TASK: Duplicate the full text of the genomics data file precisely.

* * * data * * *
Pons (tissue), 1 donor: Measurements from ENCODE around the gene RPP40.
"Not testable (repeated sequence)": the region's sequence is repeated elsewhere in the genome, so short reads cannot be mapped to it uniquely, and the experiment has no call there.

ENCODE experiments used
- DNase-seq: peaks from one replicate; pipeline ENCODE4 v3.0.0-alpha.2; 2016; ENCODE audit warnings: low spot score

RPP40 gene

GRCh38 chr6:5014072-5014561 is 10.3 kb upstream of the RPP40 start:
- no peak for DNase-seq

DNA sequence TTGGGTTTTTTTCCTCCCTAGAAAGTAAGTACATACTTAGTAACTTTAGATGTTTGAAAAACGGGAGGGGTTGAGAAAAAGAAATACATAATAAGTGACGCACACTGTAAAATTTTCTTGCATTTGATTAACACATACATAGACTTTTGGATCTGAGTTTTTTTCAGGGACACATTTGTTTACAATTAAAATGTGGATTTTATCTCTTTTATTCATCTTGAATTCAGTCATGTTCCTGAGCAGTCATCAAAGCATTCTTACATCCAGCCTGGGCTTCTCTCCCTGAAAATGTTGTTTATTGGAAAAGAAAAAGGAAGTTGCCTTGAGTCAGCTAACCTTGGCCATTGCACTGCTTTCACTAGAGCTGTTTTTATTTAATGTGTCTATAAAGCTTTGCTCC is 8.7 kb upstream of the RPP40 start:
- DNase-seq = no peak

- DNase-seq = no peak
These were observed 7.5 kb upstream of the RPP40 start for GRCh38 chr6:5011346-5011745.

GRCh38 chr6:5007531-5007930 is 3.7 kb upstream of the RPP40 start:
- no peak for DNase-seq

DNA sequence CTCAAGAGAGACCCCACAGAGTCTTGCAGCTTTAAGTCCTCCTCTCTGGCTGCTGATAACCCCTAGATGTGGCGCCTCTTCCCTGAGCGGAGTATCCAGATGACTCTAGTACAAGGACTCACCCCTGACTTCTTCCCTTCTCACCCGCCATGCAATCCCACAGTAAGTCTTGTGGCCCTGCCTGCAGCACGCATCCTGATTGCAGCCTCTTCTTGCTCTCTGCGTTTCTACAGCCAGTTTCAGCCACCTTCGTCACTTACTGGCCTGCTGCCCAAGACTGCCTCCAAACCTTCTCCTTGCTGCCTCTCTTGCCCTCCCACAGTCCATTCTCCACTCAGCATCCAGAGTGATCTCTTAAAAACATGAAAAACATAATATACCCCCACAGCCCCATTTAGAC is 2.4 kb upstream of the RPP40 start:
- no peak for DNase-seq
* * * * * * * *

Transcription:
Pons (tissue), 1 donor: Measurements from ENCODE around the gene RPP40.
"Not testable (repeated sequence)": the region's sequence is repeated elsewhere in the genome, so short reads cannot be mapped to it uniquely, and the experiment has no call there.

ENCODE experiments used
- DNase-seq: peaks from one replicate; pipeline ENCODE4 v3.0.0-alpha.2; 2016; ENCODE audit warnings: low spot score

RPP40 gene

GRCh38 chr6:5014072-5014561 is 10.3 kb upstream of the RPP40 start:
- no peak for DNase-seq

DNA sequence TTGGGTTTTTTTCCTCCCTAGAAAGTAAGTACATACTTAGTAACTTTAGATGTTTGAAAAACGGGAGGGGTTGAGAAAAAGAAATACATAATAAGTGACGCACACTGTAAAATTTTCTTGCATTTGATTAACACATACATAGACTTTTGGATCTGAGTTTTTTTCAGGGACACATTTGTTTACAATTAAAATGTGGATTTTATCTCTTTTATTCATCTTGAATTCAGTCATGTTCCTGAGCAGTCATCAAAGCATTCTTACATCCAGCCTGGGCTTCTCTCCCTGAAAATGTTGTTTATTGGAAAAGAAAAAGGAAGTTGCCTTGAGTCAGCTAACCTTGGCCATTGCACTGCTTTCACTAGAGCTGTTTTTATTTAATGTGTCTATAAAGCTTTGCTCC is 8.7 kb upstream of the RPP40 start:
- DNase-seq = no peak

- DNase-seq = no peak
These were observed 7.5 kb upstream of the RPP40 start for GRCh38 chr6:5011346-5011745.

GRCh38 chr6:5007531-5007930 is 3.7 kb upstream of the RPP40 start:
- no peak for DNase-seq

DNA sequence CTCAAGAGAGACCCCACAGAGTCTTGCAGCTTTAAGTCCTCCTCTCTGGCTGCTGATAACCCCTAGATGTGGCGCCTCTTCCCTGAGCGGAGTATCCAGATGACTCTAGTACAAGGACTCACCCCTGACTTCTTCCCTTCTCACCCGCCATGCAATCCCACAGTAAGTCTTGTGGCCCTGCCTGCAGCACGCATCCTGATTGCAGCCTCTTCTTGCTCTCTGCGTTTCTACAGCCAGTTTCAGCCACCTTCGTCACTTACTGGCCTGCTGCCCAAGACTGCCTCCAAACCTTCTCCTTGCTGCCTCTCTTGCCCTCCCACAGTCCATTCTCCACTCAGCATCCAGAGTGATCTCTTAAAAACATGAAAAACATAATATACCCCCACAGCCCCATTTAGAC is 2.4 kb upstream of the RPP40 start:
- no peak for DNase-seq